Raymond V. Liedka, of Oakland University in Michigan, and colleagues have found that the crime-fighting effects of prison disappear once the incarceration rate gets too high. ‘If the buildup goes beyond a tipping point, then additional incarceration is not going to gain our society any reduction in crime, and may lead to increased crime,’ Dr. Liedka said.
I have heard it argued, often tepidly, that harsh sentencing for non-violent crimes like drug possession and distribution trespasses against justice. A recent article in the New York Times gives new teeth to that claim.
Criminologists, epidemiologists, and sociologists have studied the effects of incarceration on families and communities. They have discovered that, after a certain point, raising incarceration rates distressingly reinforces patterns of poverty and criminality rather than dismantling them. The prison system drains communities of human capital, deprives families of breadwinners, reduces the number of potential mates (usually for for women, and so encourages women to tolerate indignities more readily), induces virtually fatherless boys to physical aggression… the list continues, bleakly and relentlessly.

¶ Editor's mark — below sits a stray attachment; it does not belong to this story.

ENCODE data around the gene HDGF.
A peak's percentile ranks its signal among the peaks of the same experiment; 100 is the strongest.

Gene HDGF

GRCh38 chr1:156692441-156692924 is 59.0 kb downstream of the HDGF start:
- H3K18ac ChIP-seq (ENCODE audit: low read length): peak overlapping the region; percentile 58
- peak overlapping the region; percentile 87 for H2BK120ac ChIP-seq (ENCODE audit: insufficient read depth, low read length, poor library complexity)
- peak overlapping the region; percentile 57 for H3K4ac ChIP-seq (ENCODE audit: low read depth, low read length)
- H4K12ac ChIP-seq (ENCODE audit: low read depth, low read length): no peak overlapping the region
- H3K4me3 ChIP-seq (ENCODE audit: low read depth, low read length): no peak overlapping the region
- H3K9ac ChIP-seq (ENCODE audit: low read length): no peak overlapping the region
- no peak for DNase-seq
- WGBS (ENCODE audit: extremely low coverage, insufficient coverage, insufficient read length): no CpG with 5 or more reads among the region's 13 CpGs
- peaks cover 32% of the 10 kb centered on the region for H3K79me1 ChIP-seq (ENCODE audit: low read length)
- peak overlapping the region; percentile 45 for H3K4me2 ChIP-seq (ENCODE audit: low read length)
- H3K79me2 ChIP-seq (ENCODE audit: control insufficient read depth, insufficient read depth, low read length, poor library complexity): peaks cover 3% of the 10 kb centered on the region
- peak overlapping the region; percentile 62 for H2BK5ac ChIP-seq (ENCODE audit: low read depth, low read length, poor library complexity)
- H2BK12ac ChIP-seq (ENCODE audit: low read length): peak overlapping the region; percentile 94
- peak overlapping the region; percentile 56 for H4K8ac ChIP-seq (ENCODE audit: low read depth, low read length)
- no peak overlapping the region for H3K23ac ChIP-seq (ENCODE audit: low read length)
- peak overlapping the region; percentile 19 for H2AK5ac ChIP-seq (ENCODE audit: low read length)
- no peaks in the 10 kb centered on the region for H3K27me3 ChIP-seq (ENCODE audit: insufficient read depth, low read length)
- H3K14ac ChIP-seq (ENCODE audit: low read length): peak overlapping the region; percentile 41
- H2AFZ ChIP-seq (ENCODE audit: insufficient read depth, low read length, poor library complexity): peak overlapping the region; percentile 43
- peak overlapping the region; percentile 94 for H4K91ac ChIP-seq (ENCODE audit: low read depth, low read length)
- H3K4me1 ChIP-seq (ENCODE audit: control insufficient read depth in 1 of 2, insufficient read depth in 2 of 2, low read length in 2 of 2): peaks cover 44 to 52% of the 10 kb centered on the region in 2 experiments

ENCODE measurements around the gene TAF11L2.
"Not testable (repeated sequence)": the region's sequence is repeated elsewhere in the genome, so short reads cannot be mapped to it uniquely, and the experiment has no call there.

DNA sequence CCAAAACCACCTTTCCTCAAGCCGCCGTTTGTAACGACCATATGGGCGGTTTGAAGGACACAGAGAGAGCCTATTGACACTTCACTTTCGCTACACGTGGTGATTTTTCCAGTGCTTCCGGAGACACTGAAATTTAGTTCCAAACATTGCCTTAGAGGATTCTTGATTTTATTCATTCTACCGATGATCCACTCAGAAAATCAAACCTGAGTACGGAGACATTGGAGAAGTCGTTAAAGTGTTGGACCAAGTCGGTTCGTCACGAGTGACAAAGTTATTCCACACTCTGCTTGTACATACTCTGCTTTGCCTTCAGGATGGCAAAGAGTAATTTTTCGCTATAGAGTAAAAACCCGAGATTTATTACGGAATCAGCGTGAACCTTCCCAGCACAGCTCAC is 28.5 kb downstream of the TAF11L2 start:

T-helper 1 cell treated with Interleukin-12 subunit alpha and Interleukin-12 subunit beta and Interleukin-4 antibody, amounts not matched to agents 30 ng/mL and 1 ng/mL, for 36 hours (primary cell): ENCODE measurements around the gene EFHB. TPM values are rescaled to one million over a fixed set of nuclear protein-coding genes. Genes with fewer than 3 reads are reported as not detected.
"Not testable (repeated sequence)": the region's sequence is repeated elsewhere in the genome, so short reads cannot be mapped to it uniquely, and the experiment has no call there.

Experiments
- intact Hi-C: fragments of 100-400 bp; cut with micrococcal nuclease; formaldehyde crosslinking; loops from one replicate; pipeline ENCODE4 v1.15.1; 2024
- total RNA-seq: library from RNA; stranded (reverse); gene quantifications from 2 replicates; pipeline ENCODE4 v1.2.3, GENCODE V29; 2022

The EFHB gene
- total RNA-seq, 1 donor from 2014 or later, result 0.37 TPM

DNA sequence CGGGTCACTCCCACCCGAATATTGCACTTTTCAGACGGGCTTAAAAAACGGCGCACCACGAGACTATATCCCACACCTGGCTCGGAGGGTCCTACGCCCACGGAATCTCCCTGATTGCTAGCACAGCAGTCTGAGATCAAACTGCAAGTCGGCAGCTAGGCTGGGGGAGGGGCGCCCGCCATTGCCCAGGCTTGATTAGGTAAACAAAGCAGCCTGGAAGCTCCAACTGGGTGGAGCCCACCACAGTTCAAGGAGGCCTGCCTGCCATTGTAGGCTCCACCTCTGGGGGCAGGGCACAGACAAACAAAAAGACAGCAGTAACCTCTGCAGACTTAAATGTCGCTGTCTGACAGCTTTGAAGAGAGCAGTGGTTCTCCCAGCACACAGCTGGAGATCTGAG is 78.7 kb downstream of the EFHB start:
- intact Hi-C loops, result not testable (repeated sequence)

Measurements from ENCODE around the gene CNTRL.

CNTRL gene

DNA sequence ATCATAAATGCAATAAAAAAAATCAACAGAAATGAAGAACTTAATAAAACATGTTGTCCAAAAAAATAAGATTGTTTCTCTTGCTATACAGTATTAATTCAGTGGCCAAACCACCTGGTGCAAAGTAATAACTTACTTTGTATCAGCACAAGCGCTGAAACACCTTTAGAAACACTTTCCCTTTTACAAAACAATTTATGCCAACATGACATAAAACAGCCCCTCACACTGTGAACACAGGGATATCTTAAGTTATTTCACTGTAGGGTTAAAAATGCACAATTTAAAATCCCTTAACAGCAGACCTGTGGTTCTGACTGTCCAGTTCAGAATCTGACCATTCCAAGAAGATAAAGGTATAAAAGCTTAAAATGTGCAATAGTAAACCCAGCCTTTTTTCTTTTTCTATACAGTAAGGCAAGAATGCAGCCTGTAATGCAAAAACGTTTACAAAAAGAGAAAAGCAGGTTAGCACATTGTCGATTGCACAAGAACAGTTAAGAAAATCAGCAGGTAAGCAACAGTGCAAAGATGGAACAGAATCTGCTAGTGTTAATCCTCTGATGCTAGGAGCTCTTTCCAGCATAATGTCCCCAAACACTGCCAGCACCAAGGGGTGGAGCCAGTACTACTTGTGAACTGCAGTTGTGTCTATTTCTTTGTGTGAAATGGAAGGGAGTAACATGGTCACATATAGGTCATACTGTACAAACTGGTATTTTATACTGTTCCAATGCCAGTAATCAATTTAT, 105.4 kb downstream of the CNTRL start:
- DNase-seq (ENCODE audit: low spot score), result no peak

New York City exemplifies, at least in a limited way, a different and yet successful model. A related article from January details how New York has lowered its crime rate by 75%, all the while drastically lowering the number of people in its jails and prisons. It turns out that the money saved in the penal system reaps abundant rewards when applied to the police force.
Would not our laws be more just if they took account of this new scientific data? Our laws reflect justice insofar as they express and protect public goods – and they also reflect their human legislators. In this way, laws can also codify our imperfections and even our sinfulness. With the data at hand that our current system causes more damage to communities than it ameliorates, perhaps more legislators ought to look to New York’s lead.